Pinkerton Co-conspirator Vicarious Liability Theory
It is important to remember that a defendant charged in a conspiracy may also be convicted of individual substantive offenses under the co-conspirator vicarious liability theory first sanctioned by the United States Supreme Court in Pinkerton v. United States, 328 U.S. 640, 646-47, 66 S.Ct. 1180, 1183-84, 90 L.Ed. 1489 (1946). Under Pinkerton, a defendant may be held liable for acts committed by his or her coconspirators that were within the scope and in furtherance of the conspiracy, and were reasonably foreseeable. (“Under well established Eleventh Circuit precedent conspirators are liable for all of the acts and foreseeable consequences of the conspiracy.”) As such, “[e]ach party to a continuing conspiracy may be vicariously liable for substantive criminal offenses committed by a co-conspirator during the course and in the furtherance of the conspiracy, notwithstanding the party’s non-participation in the offenses or lack of knowledge thereof.”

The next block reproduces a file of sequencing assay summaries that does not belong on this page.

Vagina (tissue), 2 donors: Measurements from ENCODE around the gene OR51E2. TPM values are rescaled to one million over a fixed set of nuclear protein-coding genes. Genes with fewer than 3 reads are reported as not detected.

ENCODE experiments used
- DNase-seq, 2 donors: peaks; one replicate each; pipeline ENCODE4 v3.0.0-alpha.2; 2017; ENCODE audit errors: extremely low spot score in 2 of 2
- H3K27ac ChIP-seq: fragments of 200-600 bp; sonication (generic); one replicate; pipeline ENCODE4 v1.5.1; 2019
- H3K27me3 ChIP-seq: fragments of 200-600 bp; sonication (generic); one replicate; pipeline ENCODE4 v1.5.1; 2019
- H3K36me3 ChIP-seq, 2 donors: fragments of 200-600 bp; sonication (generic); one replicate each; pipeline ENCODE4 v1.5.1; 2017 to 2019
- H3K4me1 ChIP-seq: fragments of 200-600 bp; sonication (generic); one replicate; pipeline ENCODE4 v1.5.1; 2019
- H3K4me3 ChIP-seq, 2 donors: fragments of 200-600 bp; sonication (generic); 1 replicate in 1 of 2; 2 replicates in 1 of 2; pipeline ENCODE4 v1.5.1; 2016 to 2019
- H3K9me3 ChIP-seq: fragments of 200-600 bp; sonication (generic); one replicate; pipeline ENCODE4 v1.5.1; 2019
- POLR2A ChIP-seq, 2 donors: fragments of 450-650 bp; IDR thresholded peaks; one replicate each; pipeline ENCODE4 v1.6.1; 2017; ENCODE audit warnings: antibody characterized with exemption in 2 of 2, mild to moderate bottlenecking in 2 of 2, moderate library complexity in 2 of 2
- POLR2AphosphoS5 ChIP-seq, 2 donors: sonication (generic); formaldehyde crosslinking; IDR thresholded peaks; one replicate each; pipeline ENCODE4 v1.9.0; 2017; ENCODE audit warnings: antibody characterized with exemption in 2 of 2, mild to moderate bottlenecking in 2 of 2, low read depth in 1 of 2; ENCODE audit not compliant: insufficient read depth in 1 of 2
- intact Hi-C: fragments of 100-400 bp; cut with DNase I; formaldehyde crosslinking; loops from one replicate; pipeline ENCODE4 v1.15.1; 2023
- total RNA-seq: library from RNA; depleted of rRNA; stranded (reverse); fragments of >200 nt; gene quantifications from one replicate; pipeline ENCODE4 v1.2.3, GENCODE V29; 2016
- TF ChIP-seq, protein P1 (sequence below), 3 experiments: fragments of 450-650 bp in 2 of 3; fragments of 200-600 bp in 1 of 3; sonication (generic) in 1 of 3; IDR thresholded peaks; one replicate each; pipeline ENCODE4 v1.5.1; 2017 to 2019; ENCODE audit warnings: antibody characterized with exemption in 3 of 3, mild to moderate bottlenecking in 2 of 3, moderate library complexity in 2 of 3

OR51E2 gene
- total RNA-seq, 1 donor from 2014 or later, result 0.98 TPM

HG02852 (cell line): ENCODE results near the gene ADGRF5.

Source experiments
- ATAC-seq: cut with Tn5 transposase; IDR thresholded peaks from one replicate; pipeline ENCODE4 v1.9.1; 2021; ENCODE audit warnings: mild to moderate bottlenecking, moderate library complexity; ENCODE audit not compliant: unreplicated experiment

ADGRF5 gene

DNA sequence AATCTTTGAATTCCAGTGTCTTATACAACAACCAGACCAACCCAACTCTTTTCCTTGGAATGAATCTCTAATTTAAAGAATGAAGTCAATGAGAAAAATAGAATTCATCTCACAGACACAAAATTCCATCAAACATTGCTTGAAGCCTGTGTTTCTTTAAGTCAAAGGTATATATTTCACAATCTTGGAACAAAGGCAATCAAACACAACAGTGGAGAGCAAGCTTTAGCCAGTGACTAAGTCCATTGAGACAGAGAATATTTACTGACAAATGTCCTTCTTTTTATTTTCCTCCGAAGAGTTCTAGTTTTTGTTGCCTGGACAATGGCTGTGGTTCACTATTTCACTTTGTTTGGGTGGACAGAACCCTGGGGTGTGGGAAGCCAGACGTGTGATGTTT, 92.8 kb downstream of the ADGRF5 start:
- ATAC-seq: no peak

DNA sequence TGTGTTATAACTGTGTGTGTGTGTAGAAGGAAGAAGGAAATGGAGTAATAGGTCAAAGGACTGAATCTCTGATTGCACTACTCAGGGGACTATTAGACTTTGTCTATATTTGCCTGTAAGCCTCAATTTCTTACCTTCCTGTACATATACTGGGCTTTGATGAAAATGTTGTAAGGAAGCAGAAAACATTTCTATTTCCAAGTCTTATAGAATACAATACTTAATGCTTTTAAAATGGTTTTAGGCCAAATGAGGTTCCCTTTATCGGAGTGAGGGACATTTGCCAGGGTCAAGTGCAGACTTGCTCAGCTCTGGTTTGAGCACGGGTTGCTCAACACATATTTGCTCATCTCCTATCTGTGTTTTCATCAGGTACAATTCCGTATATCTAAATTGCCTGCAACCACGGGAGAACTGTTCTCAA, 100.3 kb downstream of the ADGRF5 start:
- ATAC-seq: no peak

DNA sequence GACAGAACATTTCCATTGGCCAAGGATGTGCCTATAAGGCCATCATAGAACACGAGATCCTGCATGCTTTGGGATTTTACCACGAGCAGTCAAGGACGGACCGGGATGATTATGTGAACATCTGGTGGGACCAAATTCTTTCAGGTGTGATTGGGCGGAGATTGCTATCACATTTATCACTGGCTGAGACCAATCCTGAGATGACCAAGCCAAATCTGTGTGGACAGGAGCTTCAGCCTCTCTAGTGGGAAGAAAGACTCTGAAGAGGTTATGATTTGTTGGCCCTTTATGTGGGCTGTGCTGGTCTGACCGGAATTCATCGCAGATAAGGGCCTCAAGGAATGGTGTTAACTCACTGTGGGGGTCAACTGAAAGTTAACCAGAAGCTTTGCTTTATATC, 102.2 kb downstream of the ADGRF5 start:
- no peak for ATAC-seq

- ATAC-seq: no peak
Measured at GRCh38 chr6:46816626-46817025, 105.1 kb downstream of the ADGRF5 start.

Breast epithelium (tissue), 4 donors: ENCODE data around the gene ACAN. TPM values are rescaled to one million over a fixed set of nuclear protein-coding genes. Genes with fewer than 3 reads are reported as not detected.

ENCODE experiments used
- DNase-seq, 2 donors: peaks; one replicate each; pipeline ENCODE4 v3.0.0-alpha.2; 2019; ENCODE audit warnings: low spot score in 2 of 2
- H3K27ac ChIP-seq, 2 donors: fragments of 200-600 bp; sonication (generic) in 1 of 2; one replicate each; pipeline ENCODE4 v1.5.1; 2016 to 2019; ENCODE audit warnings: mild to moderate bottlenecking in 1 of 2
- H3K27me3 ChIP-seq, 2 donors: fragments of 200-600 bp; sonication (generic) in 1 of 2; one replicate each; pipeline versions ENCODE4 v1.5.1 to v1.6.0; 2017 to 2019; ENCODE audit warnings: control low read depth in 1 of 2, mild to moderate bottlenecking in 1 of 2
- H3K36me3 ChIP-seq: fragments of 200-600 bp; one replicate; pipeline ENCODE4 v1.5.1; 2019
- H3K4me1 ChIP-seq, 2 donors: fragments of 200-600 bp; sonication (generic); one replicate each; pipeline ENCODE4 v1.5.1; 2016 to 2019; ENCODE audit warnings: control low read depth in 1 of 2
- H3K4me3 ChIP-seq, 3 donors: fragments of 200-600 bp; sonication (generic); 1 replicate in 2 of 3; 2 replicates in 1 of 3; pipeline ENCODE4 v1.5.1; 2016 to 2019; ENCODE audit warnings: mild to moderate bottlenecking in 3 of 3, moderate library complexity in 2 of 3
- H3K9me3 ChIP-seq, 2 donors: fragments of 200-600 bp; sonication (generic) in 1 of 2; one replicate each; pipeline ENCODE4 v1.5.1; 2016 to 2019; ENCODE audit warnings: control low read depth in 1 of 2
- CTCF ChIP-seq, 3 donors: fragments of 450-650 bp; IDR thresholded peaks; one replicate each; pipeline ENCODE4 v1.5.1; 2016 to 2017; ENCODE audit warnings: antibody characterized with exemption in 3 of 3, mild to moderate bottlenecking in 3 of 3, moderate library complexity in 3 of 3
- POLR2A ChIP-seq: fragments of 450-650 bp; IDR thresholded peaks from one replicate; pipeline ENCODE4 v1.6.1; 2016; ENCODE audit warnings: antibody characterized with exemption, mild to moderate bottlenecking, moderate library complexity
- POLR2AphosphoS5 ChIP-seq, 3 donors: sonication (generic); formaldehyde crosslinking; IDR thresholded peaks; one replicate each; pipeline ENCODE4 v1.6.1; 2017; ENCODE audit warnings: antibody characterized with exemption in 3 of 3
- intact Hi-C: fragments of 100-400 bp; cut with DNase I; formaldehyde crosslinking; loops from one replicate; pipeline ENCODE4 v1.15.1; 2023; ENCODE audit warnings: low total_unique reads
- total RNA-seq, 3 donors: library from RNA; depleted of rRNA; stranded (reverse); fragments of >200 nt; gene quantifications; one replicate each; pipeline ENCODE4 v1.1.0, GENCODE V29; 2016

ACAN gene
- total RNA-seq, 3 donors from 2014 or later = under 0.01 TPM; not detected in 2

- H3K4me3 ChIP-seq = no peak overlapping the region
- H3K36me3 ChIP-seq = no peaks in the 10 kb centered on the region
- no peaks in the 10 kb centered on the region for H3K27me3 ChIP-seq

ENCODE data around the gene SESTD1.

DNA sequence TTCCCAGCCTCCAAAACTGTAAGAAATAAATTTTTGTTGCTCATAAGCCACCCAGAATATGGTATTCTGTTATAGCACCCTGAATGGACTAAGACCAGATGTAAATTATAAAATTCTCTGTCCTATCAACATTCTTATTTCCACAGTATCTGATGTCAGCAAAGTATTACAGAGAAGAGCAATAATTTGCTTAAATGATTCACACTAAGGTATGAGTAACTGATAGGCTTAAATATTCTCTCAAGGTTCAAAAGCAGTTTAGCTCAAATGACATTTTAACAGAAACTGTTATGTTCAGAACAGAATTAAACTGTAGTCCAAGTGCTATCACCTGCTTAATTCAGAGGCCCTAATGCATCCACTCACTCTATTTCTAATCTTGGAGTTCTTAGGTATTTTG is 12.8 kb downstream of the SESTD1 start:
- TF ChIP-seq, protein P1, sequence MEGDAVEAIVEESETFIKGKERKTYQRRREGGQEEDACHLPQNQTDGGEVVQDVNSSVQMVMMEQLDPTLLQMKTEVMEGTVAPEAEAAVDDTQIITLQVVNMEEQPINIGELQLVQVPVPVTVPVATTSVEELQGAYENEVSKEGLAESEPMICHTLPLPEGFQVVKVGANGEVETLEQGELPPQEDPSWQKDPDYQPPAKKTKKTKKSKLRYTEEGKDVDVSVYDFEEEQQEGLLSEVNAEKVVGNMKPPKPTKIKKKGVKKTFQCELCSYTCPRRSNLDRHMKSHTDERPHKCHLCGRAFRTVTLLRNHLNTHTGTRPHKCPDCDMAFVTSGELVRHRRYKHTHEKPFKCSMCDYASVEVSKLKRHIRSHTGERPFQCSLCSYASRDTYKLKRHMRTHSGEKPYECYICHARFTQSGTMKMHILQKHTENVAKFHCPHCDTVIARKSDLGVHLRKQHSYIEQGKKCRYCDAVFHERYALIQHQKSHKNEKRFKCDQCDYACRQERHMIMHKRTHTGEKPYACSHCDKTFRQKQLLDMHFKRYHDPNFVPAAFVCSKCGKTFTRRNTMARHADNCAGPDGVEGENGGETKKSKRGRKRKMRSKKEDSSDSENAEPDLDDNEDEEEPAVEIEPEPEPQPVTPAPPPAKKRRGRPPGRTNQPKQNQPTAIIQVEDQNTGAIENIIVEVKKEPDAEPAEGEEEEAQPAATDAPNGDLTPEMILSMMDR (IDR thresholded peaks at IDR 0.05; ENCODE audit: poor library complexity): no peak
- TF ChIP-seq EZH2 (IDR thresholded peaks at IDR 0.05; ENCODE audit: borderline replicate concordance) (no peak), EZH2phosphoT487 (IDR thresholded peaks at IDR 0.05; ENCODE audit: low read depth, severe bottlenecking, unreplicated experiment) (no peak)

“Liability will not lie [under Pinkerton], however, if the substantive crime ‘did not fall within the scope of the unlawful project, or was merely a part of the ramifications of the plan which could not be reasonably foreseen as a necessary or natural consequence of the unlawful agreement.’” . The determination of whether an act is reasonably foreseeable is an objective test. A reasonably foreseeable act is an act that a reasonable person who knew everything that the defendant knew at the time he or she entered the conspiracy, or agreed to expand the objectives of the conspiracy, would have been able to know in advance with a fair degree of probability. And while the application of the Pinkerton doctrine to a particular set of facts is ultimately a jury question, the burden of proving foreseeability under the circumstances of each individual case remains squarely on the government. Finally, federal courts have cautioned trial court’s against unwarranted expansions of Pinkerton that run afoul of the Constitution. (government’s attempt to convict defendant for being a felon in possession of a firearm based on coconspirator’s possession of firearm unwarranted, and possibly unconstitutional, expansion of the Pinkerton doctrine.” [D]ue process constrains the application of Pinkerton where the relationship between the defendant and the substantive offense is slight”).